Many cups may be offered us as we go through life; but let us reverently, firmly hold the cup of salvation, remembering that we have vowed to "walk before the Lord in the land of the living." May we be instant in season and out of season to witness to His goodness, in the depths of sorrow as well as in the heights of joy, for we know that the experiences of life are working toward the per­fecting of character. In whatever station, we can with the Apostle give thanks to Him who is our salvation.

"O come, let us sing unto the Lord: let us make a joyful noise to the Rock of our salvation. Let us come before His presence with thanksgiving, and make a joyful noise unto Him with psalms." "Bless the Lord, O my soul."

Sublime Paradoxes and Consolations

"As unknown, and yet well known; as dying, and, behold, we live; as chastened, and not killed; as sorrowful, yet always rejoicing; as poor, yet making many rich; as having nothing, and yet possessing all things."
2 Cor 6:9, 10.

IN HIS various epistles it seemed fitting to the Apostle Paul to introduce occasionally a per­sonal testimony of attained results in his own Christian life. He delighted to testify of the grace that had come to him, and to give glory to, God for the power given him in the discharge of his apostleship. Such personal references were never expressed in any spirit of self-exaltation, but sole­ly to magnify the lovingkindness of God, and to impart to others some of the inspirational influ­ences of the message he had dedicated his life to declare. Thus in his second letter to the Corin­thian Church he deemed it timely to again point to his credentials as one of the "workers together with God, and this in turn led him into present­ing a remarkable set of paradoxes of which the text above is a part.

What contrasts he employs as he shows seem­ingly impossible results from adverse circum­stances. From the standpoint of faith, he sees in disabilities and disheartening trials an occasion for computing the riches which can flow out of such experiences. Well he knows that since "all things work together for good" to the child of God, these seemingly unfortunate and hindering circumstances must have associated with them good cause for thankfulness. He has learned that for the one called of God, ill shall work good beneath His con­trol, therefore "no evil shall befall" such.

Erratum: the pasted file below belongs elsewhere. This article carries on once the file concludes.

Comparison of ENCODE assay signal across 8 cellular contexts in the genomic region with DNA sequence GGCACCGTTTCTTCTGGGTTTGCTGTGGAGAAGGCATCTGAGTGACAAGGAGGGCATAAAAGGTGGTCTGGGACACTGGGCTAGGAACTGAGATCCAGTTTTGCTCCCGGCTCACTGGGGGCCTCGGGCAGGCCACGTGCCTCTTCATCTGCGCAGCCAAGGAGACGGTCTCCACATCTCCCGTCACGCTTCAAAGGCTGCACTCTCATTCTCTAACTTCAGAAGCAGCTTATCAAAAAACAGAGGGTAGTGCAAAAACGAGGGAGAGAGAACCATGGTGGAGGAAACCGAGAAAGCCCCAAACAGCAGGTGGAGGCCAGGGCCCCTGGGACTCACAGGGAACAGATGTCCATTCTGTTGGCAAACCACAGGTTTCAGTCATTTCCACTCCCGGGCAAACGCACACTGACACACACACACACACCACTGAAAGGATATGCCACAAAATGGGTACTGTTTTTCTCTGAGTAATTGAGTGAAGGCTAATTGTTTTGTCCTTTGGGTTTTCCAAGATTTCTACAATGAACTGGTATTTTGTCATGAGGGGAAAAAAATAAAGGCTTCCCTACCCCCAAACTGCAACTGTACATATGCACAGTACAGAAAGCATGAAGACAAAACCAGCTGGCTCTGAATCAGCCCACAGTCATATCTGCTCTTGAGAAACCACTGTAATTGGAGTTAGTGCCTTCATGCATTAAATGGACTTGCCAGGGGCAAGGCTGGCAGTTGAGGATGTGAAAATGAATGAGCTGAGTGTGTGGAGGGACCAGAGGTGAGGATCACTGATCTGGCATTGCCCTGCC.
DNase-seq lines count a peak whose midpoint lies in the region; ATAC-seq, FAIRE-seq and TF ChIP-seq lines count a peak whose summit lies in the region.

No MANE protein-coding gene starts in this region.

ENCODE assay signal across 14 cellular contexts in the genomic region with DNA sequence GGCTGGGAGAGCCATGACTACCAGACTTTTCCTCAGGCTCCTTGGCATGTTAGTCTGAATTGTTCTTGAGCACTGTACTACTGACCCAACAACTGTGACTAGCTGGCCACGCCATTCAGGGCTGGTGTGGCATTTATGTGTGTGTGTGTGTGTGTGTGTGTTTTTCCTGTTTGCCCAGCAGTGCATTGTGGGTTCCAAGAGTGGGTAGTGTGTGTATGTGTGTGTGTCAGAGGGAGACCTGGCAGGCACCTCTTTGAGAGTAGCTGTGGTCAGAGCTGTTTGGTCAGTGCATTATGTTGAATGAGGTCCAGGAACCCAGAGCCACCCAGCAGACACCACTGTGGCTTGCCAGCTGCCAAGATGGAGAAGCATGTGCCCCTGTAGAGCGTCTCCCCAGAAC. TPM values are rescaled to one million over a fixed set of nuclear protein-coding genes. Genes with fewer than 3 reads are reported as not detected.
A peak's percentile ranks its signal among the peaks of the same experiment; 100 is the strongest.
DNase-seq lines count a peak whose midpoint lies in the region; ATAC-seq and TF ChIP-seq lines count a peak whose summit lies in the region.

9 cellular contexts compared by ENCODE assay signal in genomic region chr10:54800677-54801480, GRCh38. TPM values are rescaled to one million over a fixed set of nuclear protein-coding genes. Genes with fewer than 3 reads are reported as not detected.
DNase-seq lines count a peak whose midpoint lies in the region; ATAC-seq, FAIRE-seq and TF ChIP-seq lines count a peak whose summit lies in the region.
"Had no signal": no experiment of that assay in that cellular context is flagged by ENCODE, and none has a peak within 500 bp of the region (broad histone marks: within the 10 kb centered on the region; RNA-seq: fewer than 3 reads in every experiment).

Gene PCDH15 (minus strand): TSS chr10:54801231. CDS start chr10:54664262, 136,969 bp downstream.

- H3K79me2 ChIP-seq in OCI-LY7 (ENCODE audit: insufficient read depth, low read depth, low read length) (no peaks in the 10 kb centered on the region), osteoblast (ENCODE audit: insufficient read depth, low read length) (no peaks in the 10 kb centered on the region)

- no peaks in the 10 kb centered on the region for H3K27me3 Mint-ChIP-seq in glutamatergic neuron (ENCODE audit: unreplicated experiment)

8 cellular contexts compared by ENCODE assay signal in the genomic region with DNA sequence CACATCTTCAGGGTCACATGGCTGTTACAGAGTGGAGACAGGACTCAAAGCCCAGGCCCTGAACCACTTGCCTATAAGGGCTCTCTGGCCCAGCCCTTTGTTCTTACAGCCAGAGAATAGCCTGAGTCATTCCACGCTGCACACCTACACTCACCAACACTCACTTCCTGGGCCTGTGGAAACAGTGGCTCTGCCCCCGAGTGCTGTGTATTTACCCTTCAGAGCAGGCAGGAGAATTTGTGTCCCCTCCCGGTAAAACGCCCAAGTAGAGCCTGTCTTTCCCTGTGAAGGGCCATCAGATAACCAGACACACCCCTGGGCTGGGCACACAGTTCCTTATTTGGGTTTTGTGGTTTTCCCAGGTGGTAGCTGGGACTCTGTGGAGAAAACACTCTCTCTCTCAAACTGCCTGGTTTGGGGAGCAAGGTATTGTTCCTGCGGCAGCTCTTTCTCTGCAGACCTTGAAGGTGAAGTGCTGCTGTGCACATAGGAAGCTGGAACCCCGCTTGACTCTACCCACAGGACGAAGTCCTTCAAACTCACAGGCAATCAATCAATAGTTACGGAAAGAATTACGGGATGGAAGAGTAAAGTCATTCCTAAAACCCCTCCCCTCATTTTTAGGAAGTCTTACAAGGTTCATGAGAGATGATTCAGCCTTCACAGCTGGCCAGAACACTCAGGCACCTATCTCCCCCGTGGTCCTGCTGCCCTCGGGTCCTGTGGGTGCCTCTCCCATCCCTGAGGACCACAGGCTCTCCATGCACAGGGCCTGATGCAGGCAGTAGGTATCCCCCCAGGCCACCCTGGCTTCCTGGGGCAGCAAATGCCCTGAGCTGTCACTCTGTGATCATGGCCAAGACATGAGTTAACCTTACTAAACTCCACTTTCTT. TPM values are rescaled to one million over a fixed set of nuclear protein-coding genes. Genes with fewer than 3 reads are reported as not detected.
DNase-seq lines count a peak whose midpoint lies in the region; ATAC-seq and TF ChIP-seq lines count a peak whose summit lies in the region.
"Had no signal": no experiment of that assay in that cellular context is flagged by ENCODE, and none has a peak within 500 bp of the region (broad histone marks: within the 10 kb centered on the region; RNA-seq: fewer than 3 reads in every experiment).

Comfort for the Tempted and Tried

Every trial the love of God permits means an overruling of His grace and power; indeed, it represents a peculiar and personal attention on His part toward the one He is proving. God by special promises has pledged Himself to come particularly close to those whom in love He chastens. It was the remembrance of these facts that enabled Paul to look upon and interpret his adverse experiences as he did, and thus turn trials into triumphs. In this view of things the Apostle reveals that he had advanced far in the school of Christ. Since it is written, "Through much tribu­lation ye shall enter the Kingdom," it is important that we too have learned that there is this draw­ing near to us on the part of the Lord when fiery trials and deep waters are appointed providences for us.

How comforting are His assurances: "When thou passest through the waters, I will be with thee; and through the rivers, they shall not over­flow thee when thou walkest through the fire, thou shalt not be burned; neither shall the flame kindle upon thee." "I will never leave thee, nor forsake thee." (Isa. 43:2; Heb. 13:5.) What can such promises mean to us if they do not convey the thought of God's personal attention when our pathway is beset by special testings and difficul­ties? Then, "Whom the Lord loveth He chasten­eth, and scourgeth every son whom He receiveth" becomes an assuring word, full of encouragement to such as are willing to submit themselves under the mighty but loving hand of God. Only from this standpoint can the silver lining of each dark cloud be seen, and faith be made strong to trust Him, come what may.